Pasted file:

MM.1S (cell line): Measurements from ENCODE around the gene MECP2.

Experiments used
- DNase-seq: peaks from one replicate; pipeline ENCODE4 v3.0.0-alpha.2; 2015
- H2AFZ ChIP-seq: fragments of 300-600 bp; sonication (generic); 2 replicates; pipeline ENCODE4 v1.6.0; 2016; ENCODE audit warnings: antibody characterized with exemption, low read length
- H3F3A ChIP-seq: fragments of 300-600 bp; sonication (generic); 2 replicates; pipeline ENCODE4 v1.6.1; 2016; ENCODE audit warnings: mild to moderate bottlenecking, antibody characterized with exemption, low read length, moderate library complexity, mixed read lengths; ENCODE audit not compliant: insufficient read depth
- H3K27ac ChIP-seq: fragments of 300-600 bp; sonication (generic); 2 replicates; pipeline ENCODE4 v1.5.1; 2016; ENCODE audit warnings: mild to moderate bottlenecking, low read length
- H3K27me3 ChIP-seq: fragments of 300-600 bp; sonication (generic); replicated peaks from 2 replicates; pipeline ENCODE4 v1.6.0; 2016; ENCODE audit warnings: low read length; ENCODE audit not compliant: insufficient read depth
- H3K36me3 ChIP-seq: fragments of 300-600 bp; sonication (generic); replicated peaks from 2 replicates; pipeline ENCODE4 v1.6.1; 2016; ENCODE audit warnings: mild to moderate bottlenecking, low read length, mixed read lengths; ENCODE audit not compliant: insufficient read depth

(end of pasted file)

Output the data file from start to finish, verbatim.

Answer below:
MM.1S (cell line): Measurements from ENCODE around the gene MECP2.

Experiments used
- DNase-seq: peaks from one replicate; pipeline ENCODE4 v3.0.0-alpha.2; 2015
- H2AFZ ChIP-seq: fragments of 300-600 bp; sonication (generic); 2 replicates; pipeline ENCODE4 v1.6.0; 2016; ENCODE audit warnings: antibody characterized with exemption, low read length
- H3F3A ChIP-seq: fragments of 300-600 bp; sonication (generic); 2 replicates; pipeline ENCODE4 v1.6.1; 2016; ENCODE audit warnings: mild to moderate bottlenecking, antibody characterized with exemption, low read length, moderate library complexity, mixed read lengths; ENCODE audit not compliant: insufficient read depth
- H3K27ac ChIP-seq: fragments of 300-600 bp; sonication (generic); 2 replicates; pipeline ENCODE4 v1.5.1; 2016; ENCODE audit warnings: mild to moderate bottlenecking, low read length
- H3K27me3 ChIP-seq: fragments of 300-600 bp; sonication (generic); replicated peaks from 2 replicates; pipeline ENCODE4 v1.6.0; 2016; ENCODE audit warnings: low read length; ENCODE audit not compliant: insufficient read depth
- H3K36me3 ChIP-seq: fragments of 300-600 bp; sonication (generic); replicated peaks from 2 replicates; pipeline ENCODE4 v1.6.1; 2016; ENCODE audit warnings: mild to moderate bottlenecking, low read length, mixed read lengths; ENCODE audit not compliant: insufficient read depth